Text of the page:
Sir Roger L’Estrange, an English writer, once wrote, “That which the world miscalls a jail, a private closet is to me. “
In Adolf Alix’s “Presa”, a group of women endure each other inside a correctional facility, each one carrying a burden in their private closets. There’s the zealous Baby (Jodi Sta. Maria) who’s nimble enough to sell anything inside the penitentiary to support her family outside. Nanay Idad (Perla Bautista) is silently grieving over the death of a woman who denied her romantic advances. Dolly (Tetchie Agbayani) refuses to utter a word, until she accidentally slips in the pool. Carmen (Daria Ramirez) is eagerly waiting for her impending release with her husband. Sylvia (Liza Lorena), the cellblock’s tough talking, abusive inmate makes slaves out of Nita (Angeli Bayani) and Rose (Ina Feleo) who diligently follow her around like paid servants. But it’s really Cion (Anita Linda) whose story gets the most screen time. Otherwise known as the Famas Award-winning veteran Esmeralda Cortez, 85 year old Cion got snagged during a buy-bust operation. She is enthusiastically waiting for a presidential pardon that his lawyer has been cooking up for the last year or so. Moreover, she’s antsy, if excited, at the prospect of shooting a film with popular actress Lian (Alessandra De Rossi), a move that might spell her rightful comeback to the Silver Screen. Meanwhile, Ampi (Rosanna Roces), Cion’s loyal fan and a former police woman, religiously attends to Cion’s needs.
This great assemblage of thespians can’t help but cook up a significant amount of excitement among lovers of local cinema. It isn’t everyday these respectable names come together for an omnibus project. This significantly underlines director Adolf Alix’s burgeoning influence in the industry.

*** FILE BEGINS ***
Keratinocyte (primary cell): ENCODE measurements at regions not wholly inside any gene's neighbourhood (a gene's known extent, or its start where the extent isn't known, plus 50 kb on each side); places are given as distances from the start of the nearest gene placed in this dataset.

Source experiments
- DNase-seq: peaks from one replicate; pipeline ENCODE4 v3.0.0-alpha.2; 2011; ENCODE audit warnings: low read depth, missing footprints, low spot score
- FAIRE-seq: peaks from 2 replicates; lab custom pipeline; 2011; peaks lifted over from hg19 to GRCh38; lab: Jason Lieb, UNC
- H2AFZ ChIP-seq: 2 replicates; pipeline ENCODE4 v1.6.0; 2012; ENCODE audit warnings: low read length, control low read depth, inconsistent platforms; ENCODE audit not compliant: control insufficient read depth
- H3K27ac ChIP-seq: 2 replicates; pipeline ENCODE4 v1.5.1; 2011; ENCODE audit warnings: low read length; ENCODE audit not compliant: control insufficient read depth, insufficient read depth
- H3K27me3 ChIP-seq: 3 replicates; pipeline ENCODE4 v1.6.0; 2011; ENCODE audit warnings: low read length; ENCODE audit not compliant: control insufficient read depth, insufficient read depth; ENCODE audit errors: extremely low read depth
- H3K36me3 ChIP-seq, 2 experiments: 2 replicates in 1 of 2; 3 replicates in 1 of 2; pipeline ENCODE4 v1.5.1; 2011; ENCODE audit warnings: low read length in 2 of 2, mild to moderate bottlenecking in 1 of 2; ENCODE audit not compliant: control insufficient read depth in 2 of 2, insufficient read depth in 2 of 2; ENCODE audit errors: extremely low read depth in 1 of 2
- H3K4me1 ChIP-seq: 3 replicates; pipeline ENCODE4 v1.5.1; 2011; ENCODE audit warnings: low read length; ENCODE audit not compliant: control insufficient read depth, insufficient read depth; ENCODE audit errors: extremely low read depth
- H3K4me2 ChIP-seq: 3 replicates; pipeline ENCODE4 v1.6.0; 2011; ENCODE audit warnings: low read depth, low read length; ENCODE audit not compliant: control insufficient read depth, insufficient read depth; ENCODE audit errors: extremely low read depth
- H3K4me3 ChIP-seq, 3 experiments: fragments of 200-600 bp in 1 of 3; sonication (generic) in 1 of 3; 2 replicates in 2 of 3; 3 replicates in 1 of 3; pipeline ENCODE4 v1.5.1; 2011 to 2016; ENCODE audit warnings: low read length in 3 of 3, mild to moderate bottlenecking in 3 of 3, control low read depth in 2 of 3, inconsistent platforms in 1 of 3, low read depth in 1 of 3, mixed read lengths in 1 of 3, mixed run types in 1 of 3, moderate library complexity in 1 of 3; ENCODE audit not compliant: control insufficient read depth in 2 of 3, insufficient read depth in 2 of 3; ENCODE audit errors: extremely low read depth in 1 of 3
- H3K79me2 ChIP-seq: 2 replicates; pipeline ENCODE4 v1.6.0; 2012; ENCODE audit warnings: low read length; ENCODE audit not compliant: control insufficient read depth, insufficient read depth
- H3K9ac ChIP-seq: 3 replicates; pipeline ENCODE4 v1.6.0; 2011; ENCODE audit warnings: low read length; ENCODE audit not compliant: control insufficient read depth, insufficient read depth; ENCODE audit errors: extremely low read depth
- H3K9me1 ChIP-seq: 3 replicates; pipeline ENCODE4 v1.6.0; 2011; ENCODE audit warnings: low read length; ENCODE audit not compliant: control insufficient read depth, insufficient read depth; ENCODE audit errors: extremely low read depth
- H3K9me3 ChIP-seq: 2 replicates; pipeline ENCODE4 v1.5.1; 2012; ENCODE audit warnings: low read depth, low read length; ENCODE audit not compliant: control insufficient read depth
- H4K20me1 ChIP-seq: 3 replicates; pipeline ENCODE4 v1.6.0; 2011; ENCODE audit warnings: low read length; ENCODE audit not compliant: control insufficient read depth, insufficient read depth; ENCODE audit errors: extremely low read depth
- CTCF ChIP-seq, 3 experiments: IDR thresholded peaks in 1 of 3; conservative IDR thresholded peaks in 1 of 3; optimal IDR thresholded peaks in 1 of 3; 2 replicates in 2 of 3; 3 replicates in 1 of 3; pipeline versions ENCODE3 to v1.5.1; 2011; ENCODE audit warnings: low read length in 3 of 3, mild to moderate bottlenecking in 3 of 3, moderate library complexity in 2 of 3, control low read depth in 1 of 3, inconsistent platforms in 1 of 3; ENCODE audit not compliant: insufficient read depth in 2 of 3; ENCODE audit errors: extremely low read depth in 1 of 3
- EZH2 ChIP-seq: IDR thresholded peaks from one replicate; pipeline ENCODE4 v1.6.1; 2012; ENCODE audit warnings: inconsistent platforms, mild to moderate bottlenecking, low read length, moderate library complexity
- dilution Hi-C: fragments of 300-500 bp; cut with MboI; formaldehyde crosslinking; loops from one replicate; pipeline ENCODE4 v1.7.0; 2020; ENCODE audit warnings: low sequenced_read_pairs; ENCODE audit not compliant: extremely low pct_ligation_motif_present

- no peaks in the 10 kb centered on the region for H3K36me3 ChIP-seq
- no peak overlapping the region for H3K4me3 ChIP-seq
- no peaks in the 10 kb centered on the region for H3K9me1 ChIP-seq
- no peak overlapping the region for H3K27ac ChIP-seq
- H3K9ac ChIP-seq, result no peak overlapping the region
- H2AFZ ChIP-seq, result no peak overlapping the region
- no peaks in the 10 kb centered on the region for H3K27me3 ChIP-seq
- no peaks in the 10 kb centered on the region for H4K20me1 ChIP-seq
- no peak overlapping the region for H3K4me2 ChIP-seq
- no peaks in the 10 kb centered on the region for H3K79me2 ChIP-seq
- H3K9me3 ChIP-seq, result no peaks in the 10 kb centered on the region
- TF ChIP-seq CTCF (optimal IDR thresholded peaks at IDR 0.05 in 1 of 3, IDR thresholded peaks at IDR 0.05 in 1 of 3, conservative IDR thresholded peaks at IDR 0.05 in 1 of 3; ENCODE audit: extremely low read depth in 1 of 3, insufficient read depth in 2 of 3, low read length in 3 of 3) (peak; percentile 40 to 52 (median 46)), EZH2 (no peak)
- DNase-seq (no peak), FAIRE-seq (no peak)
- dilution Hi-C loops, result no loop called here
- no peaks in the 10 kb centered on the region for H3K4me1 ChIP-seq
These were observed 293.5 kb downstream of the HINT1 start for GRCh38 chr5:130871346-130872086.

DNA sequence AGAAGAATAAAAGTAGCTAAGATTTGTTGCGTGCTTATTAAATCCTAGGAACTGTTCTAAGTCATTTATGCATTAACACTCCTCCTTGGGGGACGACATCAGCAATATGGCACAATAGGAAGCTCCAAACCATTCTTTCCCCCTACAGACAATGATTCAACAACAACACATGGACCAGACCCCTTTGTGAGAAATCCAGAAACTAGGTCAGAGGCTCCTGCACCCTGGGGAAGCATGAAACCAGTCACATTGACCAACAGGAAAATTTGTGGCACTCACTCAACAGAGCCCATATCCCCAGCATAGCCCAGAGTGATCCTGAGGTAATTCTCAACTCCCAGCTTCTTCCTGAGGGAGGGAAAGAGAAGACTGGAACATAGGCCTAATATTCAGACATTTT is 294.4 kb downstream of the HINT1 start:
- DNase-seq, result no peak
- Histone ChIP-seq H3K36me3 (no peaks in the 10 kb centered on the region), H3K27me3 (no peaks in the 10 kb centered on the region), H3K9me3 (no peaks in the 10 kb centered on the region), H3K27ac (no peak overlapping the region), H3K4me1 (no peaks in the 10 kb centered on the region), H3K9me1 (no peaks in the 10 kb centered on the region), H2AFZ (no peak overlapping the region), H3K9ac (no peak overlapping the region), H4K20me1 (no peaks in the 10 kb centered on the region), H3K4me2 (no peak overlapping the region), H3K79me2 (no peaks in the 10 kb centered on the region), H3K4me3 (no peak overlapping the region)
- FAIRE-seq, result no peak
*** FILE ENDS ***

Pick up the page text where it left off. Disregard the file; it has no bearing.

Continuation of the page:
TELLING A STORY
Unfortunately, such multifarious casting comes at the cost of telling a legible story. In fact, you end up leaving the theater unsatisfied, albeit with a paltry subject for discussion among your friends. Why was Baby working so hard? Why did Dolly pretend to be a mute? Why didn’t war-freak Idad contest the supremacy of Sylvia where there should be redundancy of characters? The list is long, but they are nothing worth pontificating over because their stories were inadequately fleshed out. If this was a critique on the ability of the actors, I’d say the script writer needed a dash of inspired imagination to actually “internalize” his characters, to give them enough flesh and soul. But when you’re just grazing over the surface, all you get is the superficial matter, instead of the “salt of the earth” so to speak.
The performances are undeniably topnotch with Anita Linda’s Cion taking a big slice of the cake, simply because her story was fuller than the rest. Perla Bautista displays enviable skill in a part that has bypassed her all these years. Jodi Sta. Maria adequately fills out a character that instructs on subtlety and panache on emotive control. Rosanna Roces lights up the screen with understated charm. Roces has never looked this beautiful and svelte in years. In fact, in Alix’s “Karera” shown last December, she was uncomfortably robust. Roces can easily put the current crop of actresses to shame.